Why your legislator needs to know you

September 24, 2012

Recently I had the opportunity to meet with my state senator. I had invited him to the sports safety presentation that I organized at my work, but he was unable to attend. When I dropped off the invitation packet I let them know that I would like to set up a meeting with him.

My meeting was set up and I was prepared to meet with him. This is not the first time that I have met with my elected officials, although it was the first time that I had met this senator. Most times when you schedule a meeting you are given a time to meet with their staff. The ability to get to know the staff is important because they have the ear of the legislator. When you get to meet with the legislator you actually have the ability to influence them directly.

Most people do not understand what we do as ATs. They believe that we are personal trainers or physical therapists. There is nothing wrong with either of these professions, but neither accurately defines what we do. Legislators are not different. They have not seen what we do and may have a misconception about it. They do not realize that we are on the front lines of athlete safety. They do not realize that we are qualified health care professionals deserving of third party reimbursement. They do not realize what our practice act should say, other than what other professions tell them that it should.

What are the issues facing you in your job setting? Do you have a new concussion law that helps in protecting athlete safety? Is your state looking to update their practice act? Or did your state just complete a revision on the practice act?

When was the last time that your legislator was visited by an AT? Possibly never. Now, when was the last time that another health care professional visited them? Most likely within the last year. What if your practice act came up and you were misrepresented? This is why we need to be active and we need to represent ourselves so that our legislator can represent us.

Here is the plan:

  • Set up a meeting and have an idea what you want to discuss (athlete safety, AT licensure, etc.)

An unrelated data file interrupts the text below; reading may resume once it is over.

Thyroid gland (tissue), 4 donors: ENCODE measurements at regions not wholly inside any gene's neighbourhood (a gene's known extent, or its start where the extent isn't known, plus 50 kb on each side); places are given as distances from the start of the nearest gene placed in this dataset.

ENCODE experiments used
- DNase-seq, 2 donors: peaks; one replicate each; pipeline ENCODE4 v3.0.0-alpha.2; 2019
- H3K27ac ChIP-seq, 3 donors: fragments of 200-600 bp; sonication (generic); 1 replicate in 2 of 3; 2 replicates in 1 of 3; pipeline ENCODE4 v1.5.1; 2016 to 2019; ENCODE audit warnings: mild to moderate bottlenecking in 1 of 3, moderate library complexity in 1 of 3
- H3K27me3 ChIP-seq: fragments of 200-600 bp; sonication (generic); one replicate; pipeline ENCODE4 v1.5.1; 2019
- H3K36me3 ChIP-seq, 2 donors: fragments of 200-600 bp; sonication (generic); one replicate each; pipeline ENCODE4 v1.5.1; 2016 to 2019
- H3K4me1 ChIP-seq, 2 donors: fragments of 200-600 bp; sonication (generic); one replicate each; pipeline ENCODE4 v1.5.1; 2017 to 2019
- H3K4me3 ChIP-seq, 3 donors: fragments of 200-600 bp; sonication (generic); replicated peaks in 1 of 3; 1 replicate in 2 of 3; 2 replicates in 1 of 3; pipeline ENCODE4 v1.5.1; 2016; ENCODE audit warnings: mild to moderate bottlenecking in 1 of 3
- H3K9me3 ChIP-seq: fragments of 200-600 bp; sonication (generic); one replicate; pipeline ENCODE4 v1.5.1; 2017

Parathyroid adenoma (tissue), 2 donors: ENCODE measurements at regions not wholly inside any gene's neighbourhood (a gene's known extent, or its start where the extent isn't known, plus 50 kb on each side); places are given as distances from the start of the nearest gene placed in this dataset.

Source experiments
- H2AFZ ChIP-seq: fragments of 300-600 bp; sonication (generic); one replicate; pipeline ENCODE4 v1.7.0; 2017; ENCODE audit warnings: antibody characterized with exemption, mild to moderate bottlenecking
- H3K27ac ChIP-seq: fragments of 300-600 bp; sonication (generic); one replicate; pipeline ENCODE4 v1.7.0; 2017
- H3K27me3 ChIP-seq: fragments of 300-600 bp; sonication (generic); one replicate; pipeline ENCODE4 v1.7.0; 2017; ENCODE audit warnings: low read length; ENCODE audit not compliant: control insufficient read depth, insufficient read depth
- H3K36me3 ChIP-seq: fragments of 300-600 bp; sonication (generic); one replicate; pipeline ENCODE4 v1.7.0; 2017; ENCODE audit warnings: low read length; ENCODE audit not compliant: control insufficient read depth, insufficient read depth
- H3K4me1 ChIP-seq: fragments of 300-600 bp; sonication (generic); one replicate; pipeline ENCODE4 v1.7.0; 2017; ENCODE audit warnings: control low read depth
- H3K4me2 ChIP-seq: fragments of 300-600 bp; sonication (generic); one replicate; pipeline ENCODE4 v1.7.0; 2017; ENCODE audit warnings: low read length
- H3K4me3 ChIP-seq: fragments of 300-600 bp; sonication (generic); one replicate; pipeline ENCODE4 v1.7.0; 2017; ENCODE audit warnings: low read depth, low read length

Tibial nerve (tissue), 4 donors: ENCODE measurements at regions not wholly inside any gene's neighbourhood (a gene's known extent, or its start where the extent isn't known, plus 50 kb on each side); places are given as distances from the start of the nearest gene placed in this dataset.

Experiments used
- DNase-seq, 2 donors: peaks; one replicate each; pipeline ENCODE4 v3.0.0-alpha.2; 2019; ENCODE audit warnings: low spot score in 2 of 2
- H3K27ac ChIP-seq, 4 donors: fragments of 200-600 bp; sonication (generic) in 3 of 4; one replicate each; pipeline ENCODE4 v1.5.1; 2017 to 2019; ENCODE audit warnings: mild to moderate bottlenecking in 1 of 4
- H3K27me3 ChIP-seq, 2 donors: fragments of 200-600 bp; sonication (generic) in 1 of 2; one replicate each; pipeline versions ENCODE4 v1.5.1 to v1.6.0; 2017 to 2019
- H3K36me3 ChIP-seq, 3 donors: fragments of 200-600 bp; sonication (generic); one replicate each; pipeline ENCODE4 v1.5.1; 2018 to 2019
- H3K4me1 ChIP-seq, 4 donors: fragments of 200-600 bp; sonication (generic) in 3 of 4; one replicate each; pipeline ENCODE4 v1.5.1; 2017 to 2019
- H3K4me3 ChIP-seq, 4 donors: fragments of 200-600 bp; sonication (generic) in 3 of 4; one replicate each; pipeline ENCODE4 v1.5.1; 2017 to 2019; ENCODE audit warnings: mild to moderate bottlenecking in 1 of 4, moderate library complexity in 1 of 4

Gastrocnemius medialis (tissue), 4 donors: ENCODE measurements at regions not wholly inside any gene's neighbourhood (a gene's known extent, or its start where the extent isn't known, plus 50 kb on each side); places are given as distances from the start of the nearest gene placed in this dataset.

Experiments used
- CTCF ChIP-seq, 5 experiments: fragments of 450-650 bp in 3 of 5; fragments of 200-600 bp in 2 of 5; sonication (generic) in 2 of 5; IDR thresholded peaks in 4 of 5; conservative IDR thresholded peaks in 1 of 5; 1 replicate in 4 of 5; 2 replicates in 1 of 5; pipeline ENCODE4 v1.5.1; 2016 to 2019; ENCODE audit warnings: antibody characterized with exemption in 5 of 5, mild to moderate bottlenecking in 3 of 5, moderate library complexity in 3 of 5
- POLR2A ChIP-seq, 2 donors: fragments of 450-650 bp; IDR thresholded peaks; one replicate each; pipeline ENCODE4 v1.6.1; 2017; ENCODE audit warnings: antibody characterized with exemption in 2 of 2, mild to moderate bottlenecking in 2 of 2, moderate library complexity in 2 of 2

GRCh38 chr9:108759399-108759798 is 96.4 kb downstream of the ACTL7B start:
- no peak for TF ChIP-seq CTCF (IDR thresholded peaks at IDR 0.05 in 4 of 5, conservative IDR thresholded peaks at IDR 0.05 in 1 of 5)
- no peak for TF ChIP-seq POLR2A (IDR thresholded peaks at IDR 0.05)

• Know what your state GA committee is working on. It is not a bad idea to have talking points from them.
  • Dress for success. Let the legislator know that you are serious about your job. Dress professionally.
  • Bring some literature to highlight points that you expect to make. FACTS about athletic trainers is always a good one to explain what ATs are/do.
  • Be on time and be courteous.
  • Thank them for meeting with you.
  • Explain to them why you are there and what you do (elevator speech about AT).
  • Thank them for all of their support on issues that effect AT (athlete safety, licensure, etc.). You may need to do some research.
  • Ask for their support on an issue if it is appropriate.
  • Let them know that you are available to be a resource for them in matters of athlete safety, health care, or other topics that may come up that you can be a resource.
  • Answer all of their questions. They may have more interest in things that are not on your mind. There may be discussions about a bill going on that he/she wants information. If you do not have the information with you then promise them that you will get it to them.
  • Leave your card and thank them for meeting with you.

This takes some work and it may not be easy for some. When I first went to DC to Capitol Hill Day I had a lot to learn. However, these people need to know what you do as much or more than the general public. These people are making policy. They are able to make things better or worse for you. But they don’t know what you need unless you tell them. Beginning this relationship is important. And it is a relationship. You are constituent and they are representative. They work for you. They might as well know how to work for you.

Be brave and set up a meeting with your state representative or state senator. You can even schedule a meeting with your US representative or senator in their local offices when they are there. Have you ever met with your elected officials? It is worth it if you haven’t. If you have, then you know that it is a powerful experience.

I would be remiss if I did not make you aware of the Capitol Hill Day in Washington DC on Februrary 24-25. This is an important time for you to be able to send our message to your elected officials in DC. Check out the link http://www.nata.org/capitol-hill-day and save the date.

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